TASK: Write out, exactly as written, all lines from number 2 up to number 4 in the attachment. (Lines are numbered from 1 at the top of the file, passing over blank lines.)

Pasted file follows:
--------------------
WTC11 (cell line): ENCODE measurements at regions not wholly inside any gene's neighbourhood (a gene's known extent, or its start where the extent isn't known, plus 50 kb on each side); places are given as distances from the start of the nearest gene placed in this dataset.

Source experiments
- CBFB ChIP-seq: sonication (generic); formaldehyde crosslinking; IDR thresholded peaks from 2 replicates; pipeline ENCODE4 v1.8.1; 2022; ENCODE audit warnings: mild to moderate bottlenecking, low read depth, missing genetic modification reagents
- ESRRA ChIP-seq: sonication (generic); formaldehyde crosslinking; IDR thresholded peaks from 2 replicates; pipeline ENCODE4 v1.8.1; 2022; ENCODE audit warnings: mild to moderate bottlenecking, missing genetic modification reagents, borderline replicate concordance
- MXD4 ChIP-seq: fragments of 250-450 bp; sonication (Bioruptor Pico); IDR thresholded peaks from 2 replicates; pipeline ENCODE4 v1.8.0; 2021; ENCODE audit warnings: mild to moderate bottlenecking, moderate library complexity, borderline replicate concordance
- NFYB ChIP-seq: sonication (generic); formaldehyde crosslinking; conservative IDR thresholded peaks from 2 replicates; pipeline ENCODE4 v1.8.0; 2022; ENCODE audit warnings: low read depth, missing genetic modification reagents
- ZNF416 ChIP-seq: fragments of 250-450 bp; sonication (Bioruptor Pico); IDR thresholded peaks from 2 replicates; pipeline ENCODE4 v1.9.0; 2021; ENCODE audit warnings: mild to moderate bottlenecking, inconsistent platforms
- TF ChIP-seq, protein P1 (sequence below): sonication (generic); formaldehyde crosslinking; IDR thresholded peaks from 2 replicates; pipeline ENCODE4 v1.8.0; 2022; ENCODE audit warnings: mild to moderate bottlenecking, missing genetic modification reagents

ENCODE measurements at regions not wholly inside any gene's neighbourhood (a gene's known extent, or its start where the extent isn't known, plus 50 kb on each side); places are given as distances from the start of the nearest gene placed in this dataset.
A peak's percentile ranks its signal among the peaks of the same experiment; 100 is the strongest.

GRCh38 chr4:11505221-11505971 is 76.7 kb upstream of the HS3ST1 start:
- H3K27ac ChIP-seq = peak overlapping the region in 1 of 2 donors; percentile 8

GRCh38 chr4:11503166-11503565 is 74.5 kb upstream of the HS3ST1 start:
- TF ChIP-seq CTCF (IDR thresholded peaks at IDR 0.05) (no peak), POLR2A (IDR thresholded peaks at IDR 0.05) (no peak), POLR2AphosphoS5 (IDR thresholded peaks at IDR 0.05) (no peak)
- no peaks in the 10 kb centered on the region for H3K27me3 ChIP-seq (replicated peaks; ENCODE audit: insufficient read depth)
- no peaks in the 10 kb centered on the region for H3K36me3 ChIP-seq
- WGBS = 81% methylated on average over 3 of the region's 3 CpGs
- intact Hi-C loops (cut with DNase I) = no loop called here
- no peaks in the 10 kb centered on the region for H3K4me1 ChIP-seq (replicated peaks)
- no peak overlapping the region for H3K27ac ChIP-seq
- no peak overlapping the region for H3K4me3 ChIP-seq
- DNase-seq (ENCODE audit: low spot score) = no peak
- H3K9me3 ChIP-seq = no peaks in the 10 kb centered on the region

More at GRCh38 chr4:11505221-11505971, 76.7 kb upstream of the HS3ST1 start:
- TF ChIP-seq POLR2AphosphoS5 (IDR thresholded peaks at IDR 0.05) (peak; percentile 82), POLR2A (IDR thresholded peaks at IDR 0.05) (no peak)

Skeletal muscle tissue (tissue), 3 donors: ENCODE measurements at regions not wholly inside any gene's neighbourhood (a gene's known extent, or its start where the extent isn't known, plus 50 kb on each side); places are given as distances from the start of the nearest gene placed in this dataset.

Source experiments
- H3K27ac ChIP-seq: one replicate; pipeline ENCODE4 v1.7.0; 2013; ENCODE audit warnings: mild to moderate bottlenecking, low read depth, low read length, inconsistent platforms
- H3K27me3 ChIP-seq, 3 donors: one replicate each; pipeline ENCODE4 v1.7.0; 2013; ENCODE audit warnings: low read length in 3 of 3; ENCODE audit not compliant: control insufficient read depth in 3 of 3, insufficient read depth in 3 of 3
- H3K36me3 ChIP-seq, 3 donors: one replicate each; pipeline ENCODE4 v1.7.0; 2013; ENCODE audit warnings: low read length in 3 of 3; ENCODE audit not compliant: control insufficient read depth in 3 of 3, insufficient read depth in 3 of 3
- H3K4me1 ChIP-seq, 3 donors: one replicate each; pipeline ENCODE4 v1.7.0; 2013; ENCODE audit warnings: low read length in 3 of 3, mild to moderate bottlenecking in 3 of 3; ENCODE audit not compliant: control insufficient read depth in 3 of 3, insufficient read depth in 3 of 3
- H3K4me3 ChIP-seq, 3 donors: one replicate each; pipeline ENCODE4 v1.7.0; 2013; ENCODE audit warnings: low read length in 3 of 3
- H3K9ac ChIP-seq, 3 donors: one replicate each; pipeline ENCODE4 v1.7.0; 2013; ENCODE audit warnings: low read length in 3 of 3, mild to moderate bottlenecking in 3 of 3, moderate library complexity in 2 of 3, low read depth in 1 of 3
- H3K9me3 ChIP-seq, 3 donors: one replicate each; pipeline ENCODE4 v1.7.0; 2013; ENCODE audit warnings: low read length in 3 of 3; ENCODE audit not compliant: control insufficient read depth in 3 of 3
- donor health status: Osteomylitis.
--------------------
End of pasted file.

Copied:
Source experiments
- CBFB ChIP-seq: sonication (generic); formaldehyde crosslinking; IDR thresholded peaks from 2 replicates; pipeline ENCODE4 v1.8.1; 2022; ENCODE audit warnings: mild to moderate bottlenecking, low read depth, missing genetic modification reagents
- ESRRA ChIP-seq: sonication (generic); formaldehyde crosslinking; IDR thresholded peaks from 2 replicates; pipeline ENCODE4 v1.8.1; 2022; ENCODE audit warnings: mild to moderate bottlenecking, missing genetic modification reagents, borderline replicate concordance